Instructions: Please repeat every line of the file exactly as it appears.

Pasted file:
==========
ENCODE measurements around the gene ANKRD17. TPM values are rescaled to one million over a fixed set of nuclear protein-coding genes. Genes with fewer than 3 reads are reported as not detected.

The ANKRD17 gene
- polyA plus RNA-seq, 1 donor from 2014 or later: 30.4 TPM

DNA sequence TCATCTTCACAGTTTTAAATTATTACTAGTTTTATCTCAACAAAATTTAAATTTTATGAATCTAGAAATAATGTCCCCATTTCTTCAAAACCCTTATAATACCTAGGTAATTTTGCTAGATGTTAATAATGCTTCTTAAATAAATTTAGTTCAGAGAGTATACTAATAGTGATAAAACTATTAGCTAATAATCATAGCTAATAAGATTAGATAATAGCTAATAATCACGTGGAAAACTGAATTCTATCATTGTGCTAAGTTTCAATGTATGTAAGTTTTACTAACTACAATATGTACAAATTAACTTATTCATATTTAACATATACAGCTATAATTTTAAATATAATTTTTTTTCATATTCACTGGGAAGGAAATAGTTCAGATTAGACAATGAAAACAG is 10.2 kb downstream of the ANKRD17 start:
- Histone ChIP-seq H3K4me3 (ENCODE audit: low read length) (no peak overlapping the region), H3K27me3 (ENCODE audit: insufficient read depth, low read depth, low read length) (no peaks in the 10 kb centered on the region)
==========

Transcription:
ENCODE measurements around the gene ANKRD17. TPM values are rescaled to one million over a fixed set of nuclear protein-coding genes. Genes with fewer than 3 reads are reported as not detected.

The ANKRD17 gene
- polyA plus RNA-seq, 1 donor from 2014 or later: 30.4 TPM

DNA sequence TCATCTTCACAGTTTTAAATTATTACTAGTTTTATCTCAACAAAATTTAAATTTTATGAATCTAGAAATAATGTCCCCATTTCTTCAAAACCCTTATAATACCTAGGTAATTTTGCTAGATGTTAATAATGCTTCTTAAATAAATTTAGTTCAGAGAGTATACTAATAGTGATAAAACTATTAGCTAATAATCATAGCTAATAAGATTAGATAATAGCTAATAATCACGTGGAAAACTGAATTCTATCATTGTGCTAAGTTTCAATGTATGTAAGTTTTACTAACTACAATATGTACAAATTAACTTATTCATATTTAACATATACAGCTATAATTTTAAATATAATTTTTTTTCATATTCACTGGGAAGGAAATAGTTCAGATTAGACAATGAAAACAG is 10.2 kb downstream of the ANKRD17 start:
- Histone ChIP-seq H3K4me3 (ENCODE audit: low read length) (no peak overlapping the region), H3K27me3 (ENCODE audit: insufficient read depth, low read depth, low read length) (no peaks in the 10 kb centered on the region)